Can you tell us how long he owned the car and was he the registered keeper? Did he drive it at all?

They are suggesting that the MOT was obtained fraudulently. You will need to tell them to prove it because this is a very serious accusation.

If I were you I would go to the MOT station and tell them what is being said about them.

Also, in their claim, they say that upon closer inspection they found that the tyres were cracked.
This suggests that they did inspect any inspection they carried out wasn't done properly but that should be their responsibility. Do you agree that the tyres were cracked? Have they provided any photographic evidence?


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Have you accessed the defence form online or have you received it in paper form?
Is your son not going to be involved in this at all?
If this goes to court then your son is the person who will have to appear. Maybe your son needs to start getting engaged and taking a bit of responsibility for what is happening

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Don't forget that if this goes to court, your son will have to be there and will have to deal with the paperwork. It might actually be empowering for your son who has suffered the disadvantage of dyslexia throughout his life to be able to take control and to look at the result with some pride.

First of all I should say to you that my view of your son's status as a seller of the vehicle differs from that of my site team colleagues above.
He bought the vehicle expressly to make a profit from it and although there is probably a thin line, I would say that he falls under the definition of a trader for the purposes of this transaction.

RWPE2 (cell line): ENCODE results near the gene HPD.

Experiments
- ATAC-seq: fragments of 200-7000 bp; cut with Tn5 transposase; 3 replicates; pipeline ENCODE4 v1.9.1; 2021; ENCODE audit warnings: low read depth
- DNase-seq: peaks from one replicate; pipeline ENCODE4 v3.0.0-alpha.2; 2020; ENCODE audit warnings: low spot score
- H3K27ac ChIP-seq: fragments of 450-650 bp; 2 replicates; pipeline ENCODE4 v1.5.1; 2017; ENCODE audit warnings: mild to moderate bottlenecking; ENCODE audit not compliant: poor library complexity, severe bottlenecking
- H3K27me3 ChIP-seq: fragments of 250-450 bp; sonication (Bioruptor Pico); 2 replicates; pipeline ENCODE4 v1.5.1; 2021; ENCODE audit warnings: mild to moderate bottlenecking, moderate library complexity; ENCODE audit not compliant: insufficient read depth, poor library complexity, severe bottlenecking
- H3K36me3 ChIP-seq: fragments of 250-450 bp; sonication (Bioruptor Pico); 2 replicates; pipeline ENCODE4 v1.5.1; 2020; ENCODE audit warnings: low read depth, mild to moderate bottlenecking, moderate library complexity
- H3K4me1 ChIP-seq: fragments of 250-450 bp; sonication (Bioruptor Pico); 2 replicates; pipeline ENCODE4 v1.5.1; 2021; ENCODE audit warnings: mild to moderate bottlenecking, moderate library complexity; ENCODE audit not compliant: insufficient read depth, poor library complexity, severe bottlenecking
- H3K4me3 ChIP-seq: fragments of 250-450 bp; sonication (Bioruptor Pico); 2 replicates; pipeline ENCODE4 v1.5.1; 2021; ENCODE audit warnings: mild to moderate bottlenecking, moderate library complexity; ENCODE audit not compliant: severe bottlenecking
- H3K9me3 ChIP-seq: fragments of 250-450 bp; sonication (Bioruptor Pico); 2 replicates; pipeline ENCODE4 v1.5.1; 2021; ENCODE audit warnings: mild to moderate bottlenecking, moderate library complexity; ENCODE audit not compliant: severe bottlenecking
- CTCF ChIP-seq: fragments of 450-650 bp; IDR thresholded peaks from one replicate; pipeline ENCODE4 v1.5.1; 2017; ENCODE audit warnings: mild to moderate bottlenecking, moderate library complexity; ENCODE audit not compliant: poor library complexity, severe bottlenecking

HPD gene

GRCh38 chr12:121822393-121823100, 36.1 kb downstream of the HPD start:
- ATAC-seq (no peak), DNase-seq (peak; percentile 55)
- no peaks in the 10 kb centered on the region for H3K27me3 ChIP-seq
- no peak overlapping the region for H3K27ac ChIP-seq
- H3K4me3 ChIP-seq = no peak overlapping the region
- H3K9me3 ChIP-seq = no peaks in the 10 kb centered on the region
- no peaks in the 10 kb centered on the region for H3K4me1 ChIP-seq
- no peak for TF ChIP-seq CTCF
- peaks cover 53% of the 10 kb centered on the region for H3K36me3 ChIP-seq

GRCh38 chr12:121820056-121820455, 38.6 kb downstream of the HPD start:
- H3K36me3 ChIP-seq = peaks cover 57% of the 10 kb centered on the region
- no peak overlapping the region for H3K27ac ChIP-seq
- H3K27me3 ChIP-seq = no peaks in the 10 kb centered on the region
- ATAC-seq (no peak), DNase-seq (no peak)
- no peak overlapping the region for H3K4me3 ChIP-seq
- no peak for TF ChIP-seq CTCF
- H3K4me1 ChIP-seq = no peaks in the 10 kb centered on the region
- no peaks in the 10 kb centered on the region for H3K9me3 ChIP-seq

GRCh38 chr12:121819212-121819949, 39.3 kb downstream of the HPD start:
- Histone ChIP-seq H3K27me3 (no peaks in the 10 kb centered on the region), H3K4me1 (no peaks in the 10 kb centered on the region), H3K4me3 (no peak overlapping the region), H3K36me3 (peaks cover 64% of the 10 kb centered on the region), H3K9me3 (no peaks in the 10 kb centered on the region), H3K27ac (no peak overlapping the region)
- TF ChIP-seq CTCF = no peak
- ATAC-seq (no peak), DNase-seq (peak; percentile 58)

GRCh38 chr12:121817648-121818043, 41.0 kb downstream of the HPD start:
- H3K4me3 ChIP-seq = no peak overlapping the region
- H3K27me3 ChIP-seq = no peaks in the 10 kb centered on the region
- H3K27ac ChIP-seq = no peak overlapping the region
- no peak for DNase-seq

This might be surprising – but I'm afraid that that seems to be the law and if the purchase of this vehicle realises that your son was only a short-term owner of the vehicle and did by expressly for the purposes of reselling it and making a profit, then your purchaser may well then start to rely on their rights under the consumer rights act – and I think that there is a fair chance that a judge would find against your son.

Luckily for you, the claimant seems to have no idea what they are doing – and in particular they have made a very wild allegation about the possibility of a fraudulent MOT without any supporting evidence.

I think that you should litter have your draft defence before you send it off. I suspect that time is running out so you had better do this quickly.

I certainly wouldn't defend on the basis that it was a private sale. I don't think it was and if the claimant has any evidence that it was a vehicle bought specifically for resale then I think that the judge would immediately find against you and all of the allegations of fraud et cetera would fall to one side.

I think I would keep quiet on that basis and I would simply say that the MOT was obtained perfectly correctly from a reputable garage. That the allegation of a fraudulent MOT is extremely serious and that you require that the claimant should produce evidence of this in court.
Can you tell us anything about the cracked tyres?
Have you spoken to the MOT station?

Also I'd like to know about the hole in the engine block. If there is a hole then as has already been pointed out, this would produce a fairly obvious leakage of oil.
I think in a defence I would say that you believe that a hole in the engine block would lead to a fairly catastrophic emptying of the oil onto the ground and render the vehicle quite a driveable. Despite this, the purchaser drove it away and there was no oil around when the vehicle was inspected.
You require have evidence of the hole but your position at the moment is that the hole occurred after the vehicle was driven away and was not present at the point of sale.

If you make these points – but keep well away from the issue of whether or not it was a private sale then you stand a chance.